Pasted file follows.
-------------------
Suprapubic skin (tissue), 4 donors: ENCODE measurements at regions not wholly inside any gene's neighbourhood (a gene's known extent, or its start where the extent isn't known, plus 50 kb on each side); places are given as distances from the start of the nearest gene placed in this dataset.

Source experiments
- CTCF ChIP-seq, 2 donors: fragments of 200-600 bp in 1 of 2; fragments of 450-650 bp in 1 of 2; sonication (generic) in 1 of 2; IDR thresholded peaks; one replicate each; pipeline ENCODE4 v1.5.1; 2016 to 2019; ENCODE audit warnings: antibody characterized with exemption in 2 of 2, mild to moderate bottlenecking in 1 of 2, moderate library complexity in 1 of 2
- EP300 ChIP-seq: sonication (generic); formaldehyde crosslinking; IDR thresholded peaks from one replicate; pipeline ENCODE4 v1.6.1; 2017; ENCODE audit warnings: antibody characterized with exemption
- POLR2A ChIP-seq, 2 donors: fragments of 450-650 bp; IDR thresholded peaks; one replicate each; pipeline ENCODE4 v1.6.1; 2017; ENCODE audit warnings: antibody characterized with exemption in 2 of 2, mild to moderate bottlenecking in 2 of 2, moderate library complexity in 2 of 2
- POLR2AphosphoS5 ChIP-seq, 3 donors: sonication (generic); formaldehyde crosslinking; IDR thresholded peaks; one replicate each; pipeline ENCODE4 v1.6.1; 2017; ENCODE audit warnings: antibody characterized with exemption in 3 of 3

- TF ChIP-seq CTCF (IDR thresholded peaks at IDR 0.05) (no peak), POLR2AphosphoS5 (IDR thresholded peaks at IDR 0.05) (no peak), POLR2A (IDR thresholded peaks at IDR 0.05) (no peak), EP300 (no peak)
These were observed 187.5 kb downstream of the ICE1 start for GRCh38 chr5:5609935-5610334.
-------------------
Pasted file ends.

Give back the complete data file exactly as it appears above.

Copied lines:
Suprapubic skin (tissue), 4 donors: ENCODE measurements at regions not wholly inside any gene's neighbourhood (a gene's known extent, or its start where the extent isn't known, plus 50 kb on each side); places are given as distances from the start of the nearest gene placed in this dataset.

Source experiments
- CTCF ChIP-seq, 2 donors: fragments of 200-600 bp in 1 of 2; fragments of 450-650 bp in 1 of 2; sonication (generic) in 1 of 2; IDR thresholded peaks; one replicate each; pipeline ENCODE4 v1.5.1; 2016 to 2019; ENCODE audit warnings: antibody characterized with exemption in 2 of 2, mild to moderate bottlenecking in 1 of 2, moderate library complexity in 1 of 2
- EP300 ChIP-seq: sonication (generic); formaldehyde crosslinking; IDR thresholded peaks from one replicate; pipeline ENCODE4 v1.6.1; 2017; ENCODE audit warnings: antibody characterized with exemption
- POLR2A ChIP-seq, 2 donors: fragments of 450-650 bp; IDR thresholded peaks; one replicate each; pipeline ENCODE4 v1.6.1; 2017; ENCODE audit warnings: antibody characterized with exemption in 2 of 2, mild to moderate bottlenecking in 2 of 2, moderate library complexity in 2 of 2
- POLR2AphosphoS5 ChIP-seq, 3 donors: sonication (generic); formaldehyde crosslinking; IDR thresholded peaks; one replicate each; pipeline ENCODE4 v1.6.1; 2017; ENCODE audit warnings: antibody characterized with exemption in 3 of 3

- TF ChIP-seq CTCF (IDR thresholded peaks at IDR 0.05) (no peak), POLR2AphosphoS5 (IDR thresholded peaks at IDR 0.05) (no peak), POLR2A (IDR thresholded peaks at IDR 0.05) (no peak), EP300 (no peak)
These were observed 187.5 kb downstream of the ICE1 start for GRCh38 chr5:5609935-5610334.